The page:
more adapted to invigorate the understandiug, and at the 
same time to give a practical turn. to its speculatioDs.. The 
close cohesion of its parts tends to make the mind severely 

'argumentative, while its continual relation to the, state of 
society and its successive revolutions, fences it in on the side 

'of metaphysical abstraction and useless theories. VVbat we 
look upon (for tlie reasons already mentioned) to be a most wte- 
fui and interesting study at all times, we would earnestly re- 
commend as an indispensable duty at the present crisis. 

Of the merits of the work before us the public ma^ fpnn 
some Judgement, when we inform tbem that it contains what- 

' ever M most interesting to the general reader in BlackstCtne, 
together with much useful informaticin deriyed from Professor 

' Christian, De I^lme, and various bt;her eminent authors. Some 
tvill be ready to accuse the writer of having carried i^is- par- 

' tiality toward whatever is established too far : nor tl^re we 
say the charge is entirely unfounded. We ar^ not dii^pqsed, 
however, to be severe upoti him on this account. We wiiK 
to see the minds of, our youth preoccupied with a strong 

'bias in favour of our national institu,tions. We would vyish to 

'.see ^h em animated by a warm and generous, enthusiasm, and 
to defer the business of detecting faults, and exposing imper- 
fections, to a future period.. Let us .only be allowed to i^- 
niark, that this pehey should be temperately employed: lest 
"the mind should suffer a revulsion, and pass, perhaps ijathef 

'abruptly, from implicit admiration to the contrary eictreme ; 
lest, indignant at having been misled, it sobstitute general 
censure for undiscinguishing applause. 

We wish oiir author had, in common with Blackstone, ex- 

'pressed his disapprobation of the severity of the criminal code. 
The muluplicity of capital punishments we shall always con-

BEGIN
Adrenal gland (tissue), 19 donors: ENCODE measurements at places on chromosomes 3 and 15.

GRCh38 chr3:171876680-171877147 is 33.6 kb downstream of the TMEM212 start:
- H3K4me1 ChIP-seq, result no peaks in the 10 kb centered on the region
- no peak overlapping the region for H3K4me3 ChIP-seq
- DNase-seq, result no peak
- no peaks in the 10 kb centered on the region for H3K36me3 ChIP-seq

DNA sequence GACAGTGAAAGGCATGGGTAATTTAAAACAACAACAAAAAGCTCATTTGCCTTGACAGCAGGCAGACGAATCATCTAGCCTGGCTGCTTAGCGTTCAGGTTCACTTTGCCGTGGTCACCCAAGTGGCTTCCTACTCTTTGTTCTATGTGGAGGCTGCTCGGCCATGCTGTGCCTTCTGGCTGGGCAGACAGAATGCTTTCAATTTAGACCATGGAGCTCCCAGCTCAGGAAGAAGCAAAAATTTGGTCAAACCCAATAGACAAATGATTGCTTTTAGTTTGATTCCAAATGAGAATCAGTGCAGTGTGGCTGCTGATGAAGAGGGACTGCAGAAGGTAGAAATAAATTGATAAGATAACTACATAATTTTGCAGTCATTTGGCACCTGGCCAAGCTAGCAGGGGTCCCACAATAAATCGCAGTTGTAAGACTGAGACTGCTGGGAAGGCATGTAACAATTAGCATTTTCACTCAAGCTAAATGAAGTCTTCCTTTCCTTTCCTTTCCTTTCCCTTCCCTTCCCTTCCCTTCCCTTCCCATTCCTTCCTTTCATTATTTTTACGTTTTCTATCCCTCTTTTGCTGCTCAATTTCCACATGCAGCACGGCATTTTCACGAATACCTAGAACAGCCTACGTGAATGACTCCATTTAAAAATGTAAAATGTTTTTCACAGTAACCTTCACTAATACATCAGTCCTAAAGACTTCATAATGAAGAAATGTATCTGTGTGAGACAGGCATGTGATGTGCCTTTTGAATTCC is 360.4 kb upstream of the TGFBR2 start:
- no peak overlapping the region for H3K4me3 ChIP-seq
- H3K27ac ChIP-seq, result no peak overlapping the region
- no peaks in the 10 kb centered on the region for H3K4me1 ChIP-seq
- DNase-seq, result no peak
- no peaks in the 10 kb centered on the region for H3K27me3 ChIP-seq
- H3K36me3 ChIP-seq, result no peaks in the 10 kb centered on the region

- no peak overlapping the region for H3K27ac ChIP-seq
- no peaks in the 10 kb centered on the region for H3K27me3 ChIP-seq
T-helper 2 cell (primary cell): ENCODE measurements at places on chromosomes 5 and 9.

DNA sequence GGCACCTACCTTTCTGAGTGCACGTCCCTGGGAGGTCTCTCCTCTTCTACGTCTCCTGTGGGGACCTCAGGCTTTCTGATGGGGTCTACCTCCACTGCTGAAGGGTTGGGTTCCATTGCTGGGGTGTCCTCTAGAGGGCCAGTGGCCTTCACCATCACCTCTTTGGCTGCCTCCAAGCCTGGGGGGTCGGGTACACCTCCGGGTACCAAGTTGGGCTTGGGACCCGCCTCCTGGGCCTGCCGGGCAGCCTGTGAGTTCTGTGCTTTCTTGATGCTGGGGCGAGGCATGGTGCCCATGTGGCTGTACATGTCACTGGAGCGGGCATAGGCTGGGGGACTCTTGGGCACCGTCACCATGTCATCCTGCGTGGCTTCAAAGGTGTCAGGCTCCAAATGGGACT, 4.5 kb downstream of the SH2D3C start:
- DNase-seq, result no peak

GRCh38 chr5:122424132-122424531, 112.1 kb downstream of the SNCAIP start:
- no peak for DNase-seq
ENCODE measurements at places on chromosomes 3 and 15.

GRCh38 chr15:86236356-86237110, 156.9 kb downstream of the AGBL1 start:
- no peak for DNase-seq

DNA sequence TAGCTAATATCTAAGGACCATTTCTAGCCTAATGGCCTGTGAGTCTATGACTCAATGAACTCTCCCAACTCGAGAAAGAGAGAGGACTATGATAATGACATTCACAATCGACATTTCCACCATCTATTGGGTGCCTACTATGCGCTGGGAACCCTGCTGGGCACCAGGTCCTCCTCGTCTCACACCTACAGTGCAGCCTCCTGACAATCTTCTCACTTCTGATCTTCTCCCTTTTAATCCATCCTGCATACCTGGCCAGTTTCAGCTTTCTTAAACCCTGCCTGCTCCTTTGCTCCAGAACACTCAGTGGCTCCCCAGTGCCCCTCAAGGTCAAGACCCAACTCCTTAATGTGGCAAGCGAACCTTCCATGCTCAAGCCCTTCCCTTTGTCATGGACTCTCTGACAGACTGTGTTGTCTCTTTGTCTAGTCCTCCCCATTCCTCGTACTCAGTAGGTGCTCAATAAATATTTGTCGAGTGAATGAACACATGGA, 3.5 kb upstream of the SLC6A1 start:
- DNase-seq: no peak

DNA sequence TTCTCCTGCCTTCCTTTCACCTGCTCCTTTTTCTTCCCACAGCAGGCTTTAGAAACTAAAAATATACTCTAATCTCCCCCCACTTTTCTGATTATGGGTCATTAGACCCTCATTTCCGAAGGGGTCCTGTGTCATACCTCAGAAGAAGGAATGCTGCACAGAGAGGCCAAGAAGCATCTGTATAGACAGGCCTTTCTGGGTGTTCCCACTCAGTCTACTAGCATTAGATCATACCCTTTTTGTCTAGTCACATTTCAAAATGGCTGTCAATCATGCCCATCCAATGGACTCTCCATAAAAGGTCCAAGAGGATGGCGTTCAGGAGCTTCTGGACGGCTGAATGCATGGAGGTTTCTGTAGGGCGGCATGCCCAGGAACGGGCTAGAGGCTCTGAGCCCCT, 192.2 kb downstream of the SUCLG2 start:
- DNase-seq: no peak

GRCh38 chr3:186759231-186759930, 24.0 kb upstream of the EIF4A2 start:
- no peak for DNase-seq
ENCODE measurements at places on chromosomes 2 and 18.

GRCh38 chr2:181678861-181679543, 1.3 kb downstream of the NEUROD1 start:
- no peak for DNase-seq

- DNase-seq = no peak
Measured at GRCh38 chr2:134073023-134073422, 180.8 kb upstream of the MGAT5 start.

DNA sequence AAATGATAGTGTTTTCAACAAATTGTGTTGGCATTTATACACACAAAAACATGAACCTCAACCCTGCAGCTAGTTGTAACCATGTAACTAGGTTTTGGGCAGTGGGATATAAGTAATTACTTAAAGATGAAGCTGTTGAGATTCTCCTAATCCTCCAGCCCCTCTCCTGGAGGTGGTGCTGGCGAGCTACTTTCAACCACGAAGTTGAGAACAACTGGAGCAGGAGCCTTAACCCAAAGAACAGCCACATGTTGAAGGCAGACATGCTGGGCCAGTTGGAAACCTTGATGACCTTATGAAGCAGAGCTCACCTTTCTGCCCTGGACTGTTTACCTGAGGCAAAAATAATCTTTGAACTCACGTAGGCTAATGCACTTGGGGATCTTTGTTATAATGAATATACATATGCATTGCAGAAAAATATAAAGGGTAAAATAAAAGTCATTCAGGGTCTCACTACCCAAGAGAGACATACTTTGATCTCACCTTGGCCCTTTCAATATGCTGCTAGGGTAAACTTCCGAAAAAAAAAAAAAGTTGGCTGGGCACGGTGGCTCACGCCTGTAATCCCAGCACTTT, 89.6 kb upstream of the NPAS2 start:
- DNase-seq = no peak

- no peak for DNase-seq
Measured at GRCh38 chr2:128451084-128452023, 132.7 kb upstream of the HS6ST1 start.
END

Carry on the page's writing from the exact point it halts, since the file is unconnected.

sider as a reproach to the English nation, though, numerous 
as they are, thfey beat iio proportion to what they would be," 
were tbo law permitted to, take its course. The olfemfes 
deemrid-capital by the common law are few ; the sanguinary 
complexion of the criminal law, as it now stands, has arisen 



.dtyGooglc^ 



Custance's Vkoi offhi Const imion <^ Englatid. •JS 

from thu injadidous tampering of thfe legudatore.: To U3 it 
wpears evident, tliat the ceftainlTf of punishment will restrain 
onendeK more than its severitj' ; and that, when men ere 
tempted to transgress, th«y do not weigh the emolument they 
had in view, against the penalty awarded by law, but simply 
the probability of detection ftnd punishment, Against that of 
impunity. Let the punishments be moderate, and this will be 
the most effectual means of rendering them ccrUin. While 
nothing can expeed the trial by jurj', and the dignified im- 
partiality with which justice is administered, we are compelled 
to look upon the criminal cpde with very diil'ui'cnt emotionsi 
and earnestly to wish it were carefully revised, and made mofe 
}iumane, simple, and precise. 

Aslittlc can we concur with the author before us, in the de- 
fence he sets up of the donation of pensions and sinecures, 
where there are no pretensions of personal merit or honriurnbla 
services. Standing quite aloof from party politics, we must 
affirm, that to whatever extent such a practice exists, cx;:ctly 
in the saqiejiroportidn is it a ?ource of public calamity .ind 
tliBgracp. To look at it, as our author does, only in a pecu- 
niary view, is ip neglpct tjie pnnciiwl consideration. It is not 
hierely or 'chiefly aa a waste of pu)>lip money, that the piranting 
of stjieciires an cf pensions toth^ tindeserriog ought to be coa- 
irfemned; tb^ venality and corruptiqn it indicates and pro> 
duces ijs ]t$ worst feature, and an mlallibl^ symptom of a de-